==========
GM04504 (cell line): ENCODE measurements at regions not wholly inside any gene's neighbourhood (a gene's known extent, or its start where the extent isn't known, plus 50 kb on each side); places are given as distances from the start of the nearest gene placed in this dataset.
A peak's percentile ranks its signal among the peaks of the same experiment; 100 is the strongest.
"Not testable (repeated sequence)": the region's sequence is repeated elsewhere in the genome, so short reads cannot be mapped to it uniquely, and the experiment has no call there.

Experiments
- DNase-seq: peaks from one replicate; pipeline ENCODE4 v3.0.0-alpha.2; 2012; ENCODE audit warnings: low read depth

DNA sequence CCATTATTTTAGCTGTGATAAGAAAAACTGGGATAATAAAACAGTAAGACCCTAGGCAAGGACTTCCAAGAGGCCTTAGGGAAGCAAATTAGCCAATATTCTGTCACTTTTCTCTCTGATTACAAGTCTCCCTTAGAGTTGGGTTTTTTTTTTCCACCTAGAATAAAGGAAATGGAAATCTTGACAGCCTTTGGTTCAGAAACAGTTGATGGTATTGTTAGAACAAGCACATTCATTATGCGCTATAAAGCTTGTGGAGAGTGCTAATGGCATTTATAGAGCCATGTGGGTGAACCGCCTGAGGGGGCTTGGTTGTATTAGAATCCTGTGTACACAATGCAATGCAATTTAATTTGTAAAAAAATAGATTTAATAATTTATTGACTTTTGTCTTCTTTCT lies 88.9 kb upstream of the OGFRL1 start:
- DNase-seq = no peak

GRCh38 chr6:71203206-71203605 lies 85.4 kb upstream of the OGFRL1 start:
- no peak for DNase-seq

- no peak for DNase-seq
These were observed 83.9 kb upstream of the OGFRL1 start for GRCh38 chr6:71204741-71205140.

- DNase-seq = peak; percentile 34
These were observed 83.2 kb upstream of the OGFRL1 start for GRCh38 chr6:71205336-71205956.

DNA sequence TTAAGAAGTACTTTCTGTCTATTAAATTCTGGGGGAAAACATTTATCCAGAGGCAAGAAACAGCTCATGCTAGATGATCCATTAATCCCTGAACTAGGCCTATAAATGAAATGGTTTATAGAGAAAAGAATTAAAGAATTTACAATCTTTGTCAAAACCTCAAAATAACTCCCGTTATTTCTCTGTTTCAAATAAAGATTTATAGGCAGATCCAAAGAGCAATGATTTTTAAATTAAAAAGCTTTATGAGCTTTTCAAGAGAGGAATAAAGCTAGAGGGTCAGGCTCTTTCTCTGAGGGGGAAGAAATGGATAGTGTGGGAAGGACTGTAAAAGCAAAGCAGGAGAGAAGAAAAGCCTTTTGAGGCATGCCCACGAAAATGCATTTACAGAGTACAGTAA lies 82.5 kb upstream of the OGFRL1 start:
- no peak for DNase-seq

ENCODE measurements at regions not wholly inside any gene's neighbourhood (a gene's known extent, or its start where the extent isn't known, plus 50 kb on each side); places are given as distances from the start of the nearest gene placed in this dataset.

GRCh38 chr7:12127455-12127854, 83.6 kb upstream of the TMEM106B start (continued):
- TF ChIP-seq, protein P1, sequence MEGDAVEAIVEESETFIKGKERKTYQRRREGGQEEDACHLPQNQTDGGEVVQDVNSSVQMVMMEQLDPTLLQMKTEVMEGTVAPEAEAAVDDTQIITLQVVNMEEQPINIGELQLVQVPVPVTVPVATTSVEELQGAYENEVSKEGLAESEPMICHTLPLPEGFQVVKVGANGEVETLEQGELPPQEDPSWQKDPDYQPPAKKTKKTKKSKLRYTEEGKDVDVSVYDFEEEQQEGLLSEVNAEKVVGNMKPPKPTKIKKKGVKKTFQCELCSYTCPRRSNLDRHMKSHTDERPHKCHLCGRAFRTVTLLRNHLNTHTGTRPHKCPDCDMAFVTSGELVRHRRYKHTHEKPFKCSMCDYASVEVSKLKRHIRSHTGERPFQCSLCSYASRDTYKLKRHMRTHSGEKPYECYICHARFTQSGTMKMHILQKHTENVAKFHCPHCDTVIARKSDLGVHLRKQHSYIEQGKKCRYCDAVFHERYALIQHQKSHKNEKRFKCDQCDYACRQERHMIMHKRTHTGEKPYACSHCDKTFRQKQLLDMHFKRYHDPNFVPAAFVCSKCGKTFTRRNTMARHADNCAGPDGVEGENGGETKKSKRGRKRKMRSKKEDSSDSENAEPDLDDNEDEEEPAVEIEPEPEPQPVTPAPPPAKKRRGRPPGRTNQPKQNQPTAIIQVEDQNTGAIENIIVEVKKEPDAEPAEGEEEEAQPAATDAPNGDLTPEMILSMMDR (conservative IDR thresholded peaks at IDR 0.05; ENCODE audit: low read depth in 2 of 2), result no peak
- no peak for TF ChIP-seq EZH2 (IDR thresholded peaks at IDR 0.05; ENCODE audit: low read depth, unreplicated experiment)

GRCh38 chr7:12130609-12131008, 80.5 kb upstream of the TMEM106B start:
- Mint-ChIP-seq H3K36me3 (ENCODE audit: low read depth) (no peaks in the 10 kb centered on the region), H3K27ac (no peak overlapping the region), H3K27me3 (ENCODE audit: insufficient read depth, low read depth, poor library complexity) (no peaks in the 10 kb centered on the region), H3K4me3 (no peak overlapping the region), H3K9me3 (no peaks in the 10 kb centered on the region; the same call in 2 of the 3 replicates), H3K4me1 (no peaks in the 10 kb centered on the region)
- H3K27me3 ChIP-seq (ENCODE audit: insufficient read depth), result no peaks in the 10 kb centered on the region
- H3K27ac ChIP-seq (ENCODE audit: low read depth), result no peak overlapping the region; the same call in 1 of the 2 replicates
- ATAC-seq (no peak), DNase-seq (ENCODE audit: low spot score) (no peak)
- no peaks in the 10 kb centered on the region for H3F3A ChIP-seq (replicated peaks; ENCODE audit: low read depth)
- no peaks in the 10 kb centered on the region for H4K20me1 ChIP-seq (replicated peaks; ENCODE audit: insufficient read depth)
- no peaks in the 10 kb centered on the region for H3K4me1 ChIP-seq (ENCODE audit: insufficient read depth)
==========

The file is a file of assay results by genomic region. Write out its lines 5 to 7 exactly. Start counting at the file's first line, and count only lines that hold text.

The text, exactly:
- DNase-seq: peaks from one replicate; pipeline ENCODE4 v3.0.0-alpha.2; 2012; ENCODE audit warnings: low read depth

DNA sequence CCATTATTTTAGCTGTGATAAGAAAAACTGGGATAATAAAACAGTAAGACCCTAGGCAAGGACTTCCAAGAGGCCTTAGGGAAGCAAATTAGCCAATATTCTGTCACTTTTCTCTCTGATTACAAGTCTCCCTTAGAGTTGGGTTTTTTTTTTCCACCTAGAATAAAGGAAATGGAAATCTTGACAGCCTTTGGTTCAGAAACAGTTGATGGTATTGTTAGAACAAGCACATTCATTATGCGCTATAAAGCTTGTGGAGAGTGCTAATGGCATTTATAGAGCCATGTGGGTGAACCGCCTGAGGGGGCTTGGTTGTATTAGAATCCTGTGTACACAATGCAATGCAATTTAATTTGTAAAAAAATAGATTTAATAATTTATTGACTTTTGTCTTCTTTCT lies 88.9 kb upstream of the OGFRL1 start:
- DNase-seq = no peak